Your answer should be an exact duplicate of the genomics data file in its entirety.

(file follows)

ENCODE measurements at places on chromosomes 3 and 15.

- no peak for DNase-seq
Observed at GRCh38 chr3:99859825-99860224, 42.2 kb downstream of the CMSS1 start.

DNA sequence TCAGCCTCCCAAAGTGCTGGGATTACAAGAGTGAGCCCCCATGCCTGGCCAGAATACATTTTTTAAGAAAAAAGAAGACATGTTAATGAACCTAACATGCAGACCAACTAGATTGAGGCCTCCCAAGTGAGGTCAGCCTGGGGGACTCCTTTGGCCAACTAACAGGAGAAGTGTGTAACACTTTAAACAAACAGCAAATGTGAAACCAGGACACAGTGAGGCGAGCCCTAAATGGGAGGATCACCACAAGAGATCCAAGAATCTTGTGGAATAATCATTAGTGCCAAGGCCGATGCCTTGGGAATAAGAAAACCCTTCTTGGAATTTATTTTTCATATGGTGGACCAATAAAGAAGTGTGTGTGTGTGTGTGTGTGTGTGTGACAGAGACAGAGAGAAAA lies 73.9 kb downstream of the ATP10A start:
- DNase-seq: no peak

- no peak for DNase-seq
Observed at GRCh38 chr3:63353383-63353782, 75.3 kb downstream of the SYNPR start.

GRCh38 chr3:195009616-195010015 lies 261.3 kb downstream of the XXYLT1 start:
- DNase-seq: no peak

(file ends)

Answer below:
ENCODE measurements at places on chromosomes 3 and 15.

- no peak for DNase-seq
Observed at GRCh38 chr3:99859825-99860224, 42.2 kb downstream of the CMSS1 start.

DNA sequence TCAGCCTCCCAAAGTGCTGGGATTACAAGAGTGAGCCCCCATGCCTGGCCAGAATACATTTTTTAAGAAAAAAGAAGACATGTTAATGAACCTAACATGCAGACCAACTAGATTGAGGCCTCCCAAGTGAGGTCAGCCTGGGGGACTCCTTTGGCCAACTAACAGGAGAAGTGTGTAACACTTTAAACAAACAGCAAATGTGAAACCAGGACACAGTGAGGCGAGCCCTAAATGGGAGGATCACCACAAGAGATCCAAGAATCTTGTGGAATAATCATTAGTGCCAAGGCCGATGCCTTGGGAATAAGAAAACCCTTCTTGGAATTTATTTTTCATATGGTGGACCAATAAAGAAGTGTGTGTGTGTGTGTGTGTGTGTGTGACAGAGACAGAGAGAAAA lies 73.9 kb downstream of the ATP10A start:
- DNase-seq: no peak

- no peak for DNase-seq
Observed at GRCh38 chr3:63353383-63353782, 75.3 kb downstream of the SYNPR start.

GRCh38 chr3:195009616-195010015 lies 261.3 kb downstream of the XXYLT1 start:
- DNase-seq: no peak